Part Three: No Sympathy for Guard Military Families. You Volunteered?


birthday_01The release of "Revolution '67," which aired Tuesday on PBS, has reignited discussions about what Rutgers-Newark historian Clement Price termed "the defining moment in our 20th-century history.


by Robert Hanifin

The National Guard turned 370 years young yesterday, December 13, 2007. Happy Birthday Guard Members, especially Military Family Members regardless your views on 'being used' in any War.

Despite my views and opinions regarding how the National Guard does corporate recruitment as any business would, especially for the War on Terror, that just happens to be a Pentagon trend. It is not the National Guard that I personally have opposition to only the direction ‘our’ State Militias are heading, and OUR State Governors are letting them by giving up State authority over OUR State National Guard units.

That said, yesterday (December 13, 2007) we recognize the 370th Birthday of Our National Guard. My personal thought is do not allow 370 years of illustrious heritage be marred by a decade or two when the Guard has been exploited, used, and abused for ‘political’ purposes beyond any Guard Members control. Put another way, do not accept any politically correct version of Guard heritage be spun to fit today’s controversial political climate. The American people are smarter than revisionists historians (amatuers or pros) think.


In fact, so is the National Guard ‘extended’ military family for that matter. It revisionist historians (in or out of uniform) that I personally question and expose NOT the National Guard Community in this concluding portion of my three part expose.

hireveteransNational Guard and the Vietnam War as America Burns, 1965-1970  [Politically Correct Revisions]                                                        

In Part One of this Three Part expose, I made the comment, “It makes me wonder if the Colonel [attacking Military Families as whiners] was an officer in the Army National Guard when he was young as most Vietnam Vets. Back then Colonel, the Guard really did deserve what the Colonel wants to do [Swiftboat] any Military family members who, in his words, not mine – whines.

To put my exchange with the Colonel ‘on behalf of my military family’ in context, and we have been
members of the extended National Guard family. Those in the National Guard [spouses and families] need to know the ‘accurate’ story of the National Guard Heritage [Legacy]. Both the Colonel and the lady he accuses of whining evidently   know little about National Guard Heritage, and she [not so much this Colonel with an attitude] and others need to learn more about it [both the positive and negative] on the Official National Guard History website(s). Yes, there is more than one, but I focus on both the official and Air National Guard sites. It is written that the National Guards valorous combat duty during Vietnam, back in the day, in NO WAY compares to what the Guard endures today, Colonel No Sympathy for Guard, so please refrain from calling any Guard family member who questions never-ending deployments (ops tempo) or how his or her family is treated. The National Guard has never been so exploited, misused, and abused since the Korean War when Guard Units were recalled en mass due to active duty drawdown after WWII.  You do recall the Forgotten War Colonel, it was sort of like the Vietnam War with enhance American public support but ever so slightly. In fact, the Korean War could compete with the Vietnam War as a comparison for the mess we are in now in the Middle East. Given the fact that both established political parties focus on long-term garrisoning of Iraq with hungry eyes for Iran, the basic difference between Iraq and Korea being there is not yet a DMZ for U.S. and 'Iraqi National Guard' troops to patrol.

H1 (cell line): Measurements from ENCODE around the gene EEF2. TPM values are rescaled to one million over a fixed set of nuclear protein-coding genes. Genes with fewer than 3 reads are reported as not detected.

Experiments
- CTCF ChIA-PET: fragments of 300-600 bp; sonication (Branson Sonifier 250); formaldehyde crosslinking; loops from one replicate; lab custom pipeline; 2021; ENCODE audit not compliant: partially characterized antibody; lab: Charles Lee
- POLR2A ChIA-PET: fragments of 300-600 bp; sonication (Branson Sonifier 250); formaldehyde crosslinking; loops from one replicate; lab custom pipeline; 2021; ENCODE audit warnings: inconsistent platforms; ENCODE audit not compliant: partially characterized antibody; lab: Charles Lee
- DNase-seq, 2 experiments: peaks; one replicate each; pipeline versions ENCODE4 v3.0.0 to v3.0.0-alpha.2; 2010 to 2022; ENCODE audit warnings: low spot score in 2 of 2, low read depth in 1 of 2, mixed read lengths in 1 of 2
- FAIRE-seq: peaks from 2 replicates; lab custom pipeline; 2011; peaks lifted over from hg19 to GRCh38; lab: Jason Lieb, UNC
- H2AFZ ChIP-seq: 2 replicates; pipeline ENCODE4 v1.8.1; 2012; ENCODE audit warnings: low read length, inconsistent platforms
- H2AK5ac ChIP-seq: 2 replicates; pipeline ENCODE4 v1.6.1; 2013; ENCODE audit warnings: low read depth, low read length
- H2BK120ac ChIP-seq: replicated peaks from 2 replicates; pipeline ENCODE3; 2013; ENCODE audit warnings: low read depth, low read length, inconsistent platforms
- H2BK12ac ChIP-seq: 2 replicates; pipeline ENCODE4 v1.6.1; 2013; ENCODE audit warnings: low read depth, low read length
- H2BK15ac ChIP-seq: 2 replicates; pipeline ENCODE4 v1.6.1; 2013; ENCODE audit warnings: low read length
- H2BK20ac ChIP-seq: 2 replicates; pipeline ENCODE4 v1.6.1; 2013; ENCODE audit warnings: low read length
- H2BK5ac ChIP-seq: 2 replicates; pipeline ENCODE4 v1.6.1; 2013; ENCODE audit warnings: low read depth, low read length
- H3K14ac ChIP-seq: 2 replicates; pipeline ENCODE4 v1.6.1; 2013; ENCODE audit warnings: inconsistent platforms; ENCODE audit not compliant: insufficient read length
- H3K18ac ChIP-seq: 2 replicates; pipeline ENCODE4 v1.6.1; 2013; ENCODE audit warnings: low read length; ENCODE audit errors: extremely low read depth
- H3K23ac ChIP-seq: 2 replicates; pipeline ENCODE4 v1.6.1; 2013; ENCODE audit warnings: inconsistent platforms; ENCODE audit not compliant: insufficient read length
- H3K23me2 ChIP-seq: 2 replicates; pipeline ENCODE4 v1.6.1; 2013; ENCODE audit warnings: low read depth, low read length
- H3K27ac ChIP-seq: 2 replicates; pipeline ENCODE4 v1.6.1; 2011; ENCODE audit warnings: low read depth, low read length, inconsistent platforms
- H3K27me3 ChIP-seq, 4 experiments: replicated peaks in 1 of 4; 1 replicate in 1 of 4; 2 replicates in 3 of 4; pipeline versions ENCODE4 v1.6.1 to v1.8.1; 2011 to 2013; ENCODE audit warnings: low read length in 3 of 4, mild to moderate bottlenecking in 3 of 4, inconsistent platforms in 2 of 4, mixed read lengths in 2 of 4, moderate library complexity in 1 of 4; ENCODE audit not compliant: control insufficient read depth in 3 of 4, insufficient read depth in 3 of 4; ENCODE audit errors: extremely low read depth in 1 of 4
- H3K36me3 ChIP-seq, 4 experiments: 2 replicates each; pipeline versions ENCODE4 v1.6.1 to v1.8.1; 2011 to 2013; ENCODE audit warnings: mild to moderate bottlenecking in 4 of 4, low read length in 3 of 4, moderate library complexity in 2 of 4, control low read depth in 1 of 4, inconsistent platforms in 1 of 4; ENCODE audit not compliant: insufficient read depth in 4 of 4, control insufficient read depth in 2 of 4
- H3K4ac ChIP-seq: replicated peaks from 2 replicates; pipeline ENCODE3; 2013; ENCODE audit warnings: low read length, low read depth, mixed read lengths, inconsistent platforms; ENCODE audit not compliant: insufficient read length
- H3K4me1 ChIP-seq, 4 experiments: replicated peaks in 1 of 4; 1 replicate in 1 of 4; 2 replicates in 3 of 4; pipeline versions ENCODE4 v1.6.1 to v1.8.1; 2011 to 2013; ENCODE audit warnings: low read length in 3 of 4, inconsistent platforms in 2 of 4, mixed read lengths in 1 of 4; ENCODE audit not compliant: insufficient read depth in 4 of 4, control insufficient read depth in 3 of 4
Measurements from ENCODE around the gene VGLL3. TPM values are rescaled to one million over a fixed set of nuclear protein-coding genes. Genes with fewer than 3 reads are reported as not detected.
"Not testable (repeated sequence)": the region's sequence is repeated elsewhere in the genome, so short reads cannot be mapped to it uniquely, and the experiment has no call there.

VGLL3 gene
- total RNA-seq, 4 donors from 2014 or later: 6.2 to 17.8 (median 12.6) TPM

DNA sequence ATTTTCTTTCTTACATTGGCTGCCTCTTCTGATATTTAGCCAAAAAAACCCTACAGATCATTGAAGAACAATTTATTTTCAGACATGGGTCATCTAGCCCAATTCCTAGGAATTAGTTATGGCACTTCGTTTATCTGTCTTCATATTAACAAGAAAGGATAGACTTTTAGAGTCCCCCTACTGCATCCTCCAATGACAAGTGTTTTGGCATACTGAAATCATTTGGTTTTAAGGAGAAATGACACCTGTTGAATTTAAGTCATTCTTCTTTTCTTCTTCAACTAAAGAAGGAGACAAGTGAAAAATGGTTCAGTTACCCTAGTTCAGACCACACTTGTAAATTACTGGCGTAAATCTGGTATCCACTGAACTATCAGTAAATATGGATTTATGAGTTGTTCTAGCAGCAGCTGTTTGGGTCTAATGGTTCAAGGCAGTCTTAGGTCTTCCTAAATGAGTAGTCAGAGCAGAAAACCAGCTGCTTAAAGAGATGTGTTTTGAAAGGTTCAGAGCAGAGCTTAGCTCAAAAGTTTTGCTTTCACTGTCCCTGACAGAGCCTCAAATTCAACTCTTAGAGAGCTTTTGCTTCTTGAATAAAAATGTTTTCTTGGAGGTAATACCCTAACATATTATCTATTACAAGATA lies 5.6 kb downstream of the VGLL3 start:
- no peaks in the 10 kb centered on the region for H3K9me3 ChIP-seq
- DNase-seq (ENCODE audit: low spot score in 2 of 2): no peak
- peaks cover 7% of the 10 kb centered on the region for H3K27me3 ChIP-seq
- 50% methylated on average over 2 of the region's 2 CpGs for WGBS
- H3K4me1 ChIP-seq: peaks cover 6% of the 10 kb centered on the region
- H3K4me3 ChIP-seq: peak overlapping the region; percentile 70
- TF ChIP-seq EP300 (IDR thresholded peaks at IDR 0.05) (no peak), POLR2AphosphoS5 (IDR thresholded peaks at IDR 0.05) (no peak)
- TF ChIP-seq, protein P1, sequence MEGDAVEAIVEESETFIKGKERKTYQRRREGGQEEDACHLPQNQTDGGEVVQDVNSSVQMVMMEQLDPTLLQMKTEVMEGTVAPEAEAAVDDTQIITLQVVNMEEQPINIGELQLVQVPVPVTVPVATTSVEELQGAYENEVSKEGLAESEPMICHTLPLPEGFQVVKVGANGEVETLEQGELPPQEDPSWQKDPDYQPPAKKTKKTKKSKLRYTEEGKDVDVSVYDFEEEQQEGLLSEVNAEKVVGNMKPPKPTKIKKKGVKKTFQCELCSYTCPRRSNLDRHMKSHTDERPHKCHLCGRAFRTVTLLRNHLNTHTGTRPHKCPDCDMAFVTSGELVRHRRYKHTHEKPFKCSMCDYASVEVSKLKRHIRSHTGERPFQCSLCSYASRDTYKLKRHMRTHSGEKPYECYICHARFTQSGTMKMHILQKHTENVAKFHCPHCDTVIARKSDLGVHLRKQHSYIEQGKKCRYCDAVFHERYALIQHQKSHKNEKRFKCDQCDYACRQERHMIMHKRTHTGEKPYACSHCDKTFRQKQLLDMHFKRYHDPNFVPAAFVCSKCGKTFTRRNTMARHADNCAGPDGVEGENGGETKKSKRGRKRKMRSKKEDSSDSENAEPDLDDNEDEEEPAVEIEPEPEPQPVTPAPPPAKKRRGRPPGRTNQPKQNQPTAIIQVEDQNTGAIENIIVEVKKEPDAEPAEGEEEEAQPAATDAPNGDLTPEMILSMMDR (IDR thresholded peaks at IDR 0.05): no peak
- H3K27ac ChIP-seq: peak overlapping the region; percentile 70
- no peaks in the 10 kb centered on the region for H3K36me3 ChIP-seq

When I first read the official National Guard History about the part it did not play in the Vietnam War and major role it played in the Anti-War and Race Riot Control of the 1965-1970 period, the narrative at the link below resembles nothing like what is in the Official National Guard History (prior to 2004) What’s up with that?

Anti-War and Race Riot Control 1965-1970

In fact, it in no way corresponds with the gloss over of Vietnam (1969) that the official National Guard Heritage link provides. At least it only ‘omits’ but does not lie:

1969 – Vietnam

"During the Vietnam War, no massive call-ups of National Guard and Reserve units were made to raise military manpower. [The controversial question the is applicable today remains WHY not?] However, on January 25, 1968, a limited number of Air Guard units were ordered to active duty following the seizure of the U.S.S. Pueblo by the North Koreans. The communists' Tet Offensive in South Vietnam during February 1968 led to another limited mobilization of Army and Air Guard units in March 1968. Of the more than 22,000 Army and Air Guardsmen mobilized following the Tet offensive, nearly 9,000 served in Vietnam. Thousands more served as volunteers in the war zone."

At the next LINK, I buy the part about, “While the fighting in Vietnam raged, the National Guard controlled anti-war and race riots throughout America,” but as a student of Military History, I must question the revisionist 'PC' change since 2004 that, “Against the recommendations of his top advisors, the president [Johnson] refused to mobilize the reserve components. Johnson had no desire to provoke a major war in Southeast Asia, and calling out the Guard and the Reserves, he believed, might escalate the war. In the end, Johnson fought the war primarily with active forces and draftees. Largely denied the opportunity to serve in Vietnam, many individual Guardsmen volunteered. About 2,000 Army Guard volunteers fought in Vietnam, half of them officers. In all, they provided distinguished service, and 23 were killed.”

Let me repeat that part that seriously bothers me and dedicate it to the thousands, including 23 National Guard volunteers killed in Vietnam. Moreso, I repeat it for every combat Veteran that really served in Vietnam,  and is not me – a REMF, and I quote, "Largely denied the opportunity to serve in Vietnam," is in my opinion not  only a downright LIE, but this REVISION digs into a deeper LIE by trying to blame the reason the National Guard "was denied the opportunity to serve in Vietnam" on President Johnson and Secretary of Defense Robert McNamara. Historic revision is one thing but to base it on LIES goes far beyond plagarism in its stench. 

The Lieutenant Colonel who wrote this revisionist history has about as much ethical integrity and academic honesty as the Retired Colonel who told mostly National Guard families to “Stop Whining!”

The National Guard Association of the United States (NAUS) evidently has a political motive and